Implementation of forced ventilation system with waste heat recovery

Implementation of forced ventilation system with waste heat recovery
© tl6781, image #95658625, 2017, source:
Energy, Carbon
All sectors, Construction
High cost
Annual saving:
15 - 25 %
Payback time:
2 - 20 Year(s)
Resource savings: Energy:
Typical savings of energy after implementation of the measure are 20 %. Investment costs are about 350 € per 1 GJ of energy savings. (Depending on company size and type, it varies between 15,000 – 150,000 €.)
Associated cost savings: Energy:
15 - 25%
Payback time:
Typical payback time is about 2-10 years in industry, and about 20 years in service, household and public sectors.
Total cost savings:
Typically, energy savings of about 20 % are achieved by implementation of the measure. Regarding initial investment, capital intensity varies with the type of building (residential prefabricated houses, buildings in heritage zones, building facilities). However, projects with the same type of buildings are similar and comparable. Typical investment costs on energy saving are 350 € / GJ.
Premises and operation areas:
Office building, Production building
Size of company:
Micro (less than 10), Small (less than 50), Medium (less than 250)
Advancement in applying resource efficiency measures:
Beginner, Intermediate
One off investment:
15000 - 300000€
What is in it for you:
Lower heating-related expenses and vastly improved indoor environment
Descriptive information:

Many production processes generate heat that escapes out windows or other openings in the building. That is a waste, especially when it can be used to preheat incoming air, water or other media as part of the building’s overall ventilation system.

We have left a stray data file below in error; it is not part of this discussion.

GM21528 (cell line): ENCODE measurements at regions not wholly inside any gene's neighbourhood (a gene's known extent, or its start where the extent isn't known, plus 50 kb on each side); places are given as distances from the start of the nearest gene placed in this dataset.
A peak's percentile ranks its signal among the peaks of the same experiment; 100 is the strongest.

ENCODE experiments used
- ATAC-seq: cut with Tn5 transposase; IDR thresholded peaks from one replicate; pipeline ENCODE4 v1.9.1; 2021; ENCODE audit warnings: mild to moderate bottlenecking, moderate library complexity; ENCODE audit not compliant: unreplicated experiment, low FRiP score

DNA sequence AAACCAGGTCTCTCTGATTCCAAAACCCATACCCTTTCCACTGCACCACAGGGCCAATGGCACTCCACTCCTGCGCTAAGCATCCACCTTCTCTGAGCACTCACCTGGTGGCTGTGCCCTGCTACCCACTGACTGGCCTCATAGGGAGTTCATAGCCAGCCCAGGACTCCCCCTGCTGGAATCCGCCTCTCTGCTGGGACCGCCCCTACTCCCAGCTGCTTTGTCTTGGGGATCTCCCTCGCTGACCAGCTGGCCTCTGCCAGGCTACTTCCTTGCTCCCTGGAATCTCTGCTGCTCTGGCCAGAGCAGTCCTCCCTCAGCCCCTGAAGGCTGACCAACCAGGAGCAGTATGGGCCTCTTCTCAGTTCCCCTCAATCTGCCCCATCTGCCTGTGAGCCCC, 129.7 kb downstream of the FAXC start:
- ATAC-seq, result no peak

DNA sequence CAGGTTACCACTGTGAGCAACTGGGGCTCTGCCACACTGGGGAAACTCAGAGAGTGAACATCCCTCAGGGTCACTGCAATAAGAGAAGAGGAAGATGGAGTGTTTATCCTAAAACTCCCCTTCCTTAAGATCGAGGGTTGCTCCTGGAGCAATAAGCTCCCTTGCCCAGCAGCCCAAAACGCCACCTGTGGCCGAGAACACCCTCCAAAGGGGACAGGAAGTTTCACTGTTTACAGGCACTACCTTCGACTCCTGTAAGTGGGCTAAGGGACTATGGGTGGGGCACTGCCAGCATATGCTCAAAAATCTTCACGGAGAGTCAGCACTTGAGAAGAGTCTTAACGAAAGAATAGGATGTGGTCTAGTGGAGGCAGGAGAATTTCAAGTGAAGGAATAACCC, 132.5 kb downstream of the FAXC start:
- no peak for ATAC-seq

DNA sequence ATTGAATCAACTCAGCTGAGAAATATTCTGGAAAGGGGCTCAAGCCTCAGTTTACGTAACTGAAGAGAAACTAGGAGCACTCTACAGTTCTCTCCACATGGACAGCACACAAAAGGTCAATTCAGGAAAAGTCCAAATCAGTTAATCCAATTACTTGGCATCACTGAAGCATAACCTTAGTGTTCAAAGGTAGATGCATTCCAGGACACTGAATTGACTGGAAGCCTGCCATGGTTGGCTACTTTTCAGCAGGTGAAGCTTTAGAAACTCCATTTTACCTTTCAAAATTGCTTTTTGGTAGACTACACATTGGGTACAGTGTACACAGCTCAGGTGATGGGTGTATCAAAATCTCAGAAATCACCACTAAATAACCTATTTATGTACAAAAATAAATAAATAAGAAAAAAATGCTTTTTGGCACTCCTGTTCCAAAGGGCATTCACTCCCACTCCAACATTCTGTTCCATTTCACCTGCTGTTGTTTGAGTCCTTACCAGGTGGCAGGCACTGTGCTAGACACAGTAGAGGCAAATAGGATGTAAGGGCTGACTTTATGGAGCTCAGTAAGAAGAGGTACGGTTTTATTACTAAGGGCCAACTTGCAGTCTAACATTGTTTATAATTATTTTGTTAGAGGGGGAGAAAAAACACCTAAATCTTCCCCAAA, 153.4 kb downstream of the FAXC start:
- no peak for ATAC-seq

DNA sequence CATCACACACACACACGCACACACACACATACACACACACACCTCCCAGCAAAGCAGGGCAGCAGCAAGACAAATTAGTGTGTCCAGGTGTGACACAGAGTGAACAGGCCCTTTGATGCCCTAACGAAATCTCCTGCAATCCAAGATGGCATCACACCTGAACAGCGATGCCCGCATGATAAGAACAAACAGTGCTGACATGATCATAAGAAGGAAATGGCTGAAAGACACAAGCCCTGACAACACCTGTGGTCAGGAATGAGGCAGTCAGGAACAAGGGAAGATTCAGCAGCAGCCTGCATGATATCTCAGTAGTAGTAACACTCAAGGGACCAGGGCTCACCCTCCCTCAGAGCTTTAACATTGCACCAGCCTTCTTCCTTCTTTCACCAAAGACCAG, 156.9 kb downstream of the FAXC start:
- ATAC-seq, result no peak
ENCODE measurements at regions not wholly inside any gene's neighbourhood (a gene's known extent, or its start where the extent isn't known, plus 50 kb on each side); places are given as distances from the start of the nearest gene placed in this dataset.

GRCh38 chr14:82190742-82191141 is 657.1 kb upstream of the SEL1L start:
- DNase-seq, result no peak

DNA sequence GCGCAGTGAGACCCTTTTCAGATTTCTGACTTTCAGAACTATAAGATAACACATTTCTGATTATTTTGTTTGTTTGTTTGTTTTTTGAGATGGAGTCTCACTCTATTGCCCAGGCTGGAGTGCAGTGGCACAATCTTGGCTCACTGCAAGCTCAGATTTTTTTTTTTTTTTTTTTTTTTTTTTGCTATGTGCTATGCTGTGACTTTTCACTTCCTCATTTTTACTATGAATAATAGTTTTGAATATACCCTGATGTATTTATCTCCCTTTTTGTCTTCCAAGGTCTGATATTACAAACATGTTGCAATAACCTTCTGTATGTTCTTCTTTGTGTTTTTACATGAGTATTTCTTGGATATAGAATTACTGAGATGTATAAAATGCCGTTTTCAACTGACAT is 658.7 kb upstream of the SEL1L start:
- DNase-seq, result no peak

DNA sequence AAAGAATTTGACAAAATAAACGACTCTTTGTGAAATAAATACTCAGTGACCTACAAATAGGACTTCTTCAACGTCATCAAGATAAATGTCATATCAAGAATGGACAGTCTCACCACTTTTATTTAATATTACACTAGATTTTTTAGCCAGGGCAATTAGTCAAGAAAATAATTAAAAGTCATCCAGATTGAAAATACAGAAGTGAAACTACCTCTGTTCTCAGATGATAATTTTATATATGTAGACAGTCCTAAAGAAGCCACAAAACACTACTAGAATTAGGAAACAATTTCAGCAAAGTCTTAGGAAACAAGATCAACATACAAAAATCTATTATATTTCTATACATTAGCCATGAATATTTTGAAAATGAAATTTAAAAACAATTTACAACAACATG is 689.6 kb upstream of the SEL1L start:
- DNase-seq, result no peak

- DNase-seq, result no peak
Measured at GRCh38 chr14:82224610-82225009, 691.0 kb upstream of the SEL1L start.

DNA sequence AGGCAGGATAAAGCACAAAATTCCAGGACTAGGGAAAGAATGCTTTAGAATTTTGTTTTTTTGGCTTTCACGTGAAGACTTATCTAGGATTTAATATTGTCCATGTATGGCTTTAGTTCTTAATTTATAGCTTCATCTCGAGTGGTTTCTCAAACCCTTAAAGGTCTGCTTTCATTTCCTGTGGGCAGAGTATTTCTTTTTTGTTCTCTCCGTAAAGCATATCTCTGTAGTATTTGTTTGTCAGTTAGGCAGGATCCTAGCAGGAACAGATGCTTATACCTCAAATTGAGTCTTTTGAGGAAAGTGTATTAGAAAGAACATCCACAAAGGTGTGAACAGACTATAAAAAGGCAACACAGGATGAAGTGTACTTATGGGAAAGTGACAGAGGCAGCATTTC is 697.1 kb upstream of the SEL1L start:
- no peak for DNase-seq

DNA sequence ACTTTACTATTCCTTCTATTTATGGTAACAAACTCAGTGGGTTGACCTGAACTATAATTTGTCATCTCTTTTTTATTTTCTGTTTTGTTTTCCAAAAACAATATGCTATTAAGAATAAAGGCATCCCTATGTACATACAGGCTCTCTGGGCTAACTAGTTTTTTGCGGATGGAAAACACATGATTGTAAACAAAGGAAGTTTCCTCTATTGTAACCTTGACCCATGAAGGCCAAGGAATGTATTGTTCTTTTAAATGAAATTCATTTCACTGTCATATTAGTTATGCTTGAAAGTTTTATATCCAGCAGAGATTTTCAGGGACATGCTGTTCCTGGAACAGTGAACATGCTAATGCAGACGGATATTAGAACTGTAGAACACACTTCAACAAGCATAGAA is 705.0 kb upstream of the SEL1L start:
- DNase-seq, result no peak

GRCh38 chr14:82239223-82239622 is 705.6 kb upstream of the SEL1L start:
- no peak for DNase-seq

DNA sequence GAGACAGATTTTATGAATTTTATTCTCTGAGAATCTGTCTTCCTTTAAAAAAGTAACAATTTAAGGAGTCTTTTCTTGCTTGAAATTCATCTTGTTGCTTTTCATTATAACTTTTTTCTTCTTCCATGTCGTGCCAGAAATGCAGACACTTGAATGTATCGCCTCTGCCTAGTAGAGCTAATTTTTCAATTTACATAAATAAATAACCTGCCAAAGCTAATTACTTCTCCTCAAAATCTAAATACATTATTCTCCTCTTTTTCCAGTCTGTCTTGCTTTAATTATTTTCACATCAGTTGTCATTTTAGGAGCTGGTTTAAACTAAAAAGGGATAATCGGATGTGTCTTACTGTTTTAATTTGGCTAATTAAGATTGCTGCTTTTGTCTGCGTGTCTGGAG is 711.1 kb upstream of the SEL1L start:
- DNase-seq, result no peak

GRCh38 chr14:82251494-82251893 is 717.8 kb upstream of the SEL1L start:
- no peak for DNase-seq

Recovering waste heat like this, companies save energy and cut operating and administrative costs at the same time.

It is increasingly common to use waste heat from ventilation systems in buildings (offices, public administration, industry). Forced ventilation systems ensure sufficient fresh air is circulated throughout the building, reduce humidity and mildew, filter incoming air, close out exterior noise pollution, and help to cap energy consumption and heating costs.

These bespoke systems are more often found in new or refurbished buildings, where ventilation-heat recovery is coupled with the air- conditioning system.

With changing standards and expectations on building energy performance (e.g. nearly-zero energy consumption, passive house), installation of forced ventilation systems has risen. The EU’s Energy Performance of Buildings Directive requires all new buildings to be nearly zero-energy by the end of 2020. All new public buildings must be nearly zero-energy by 2018.

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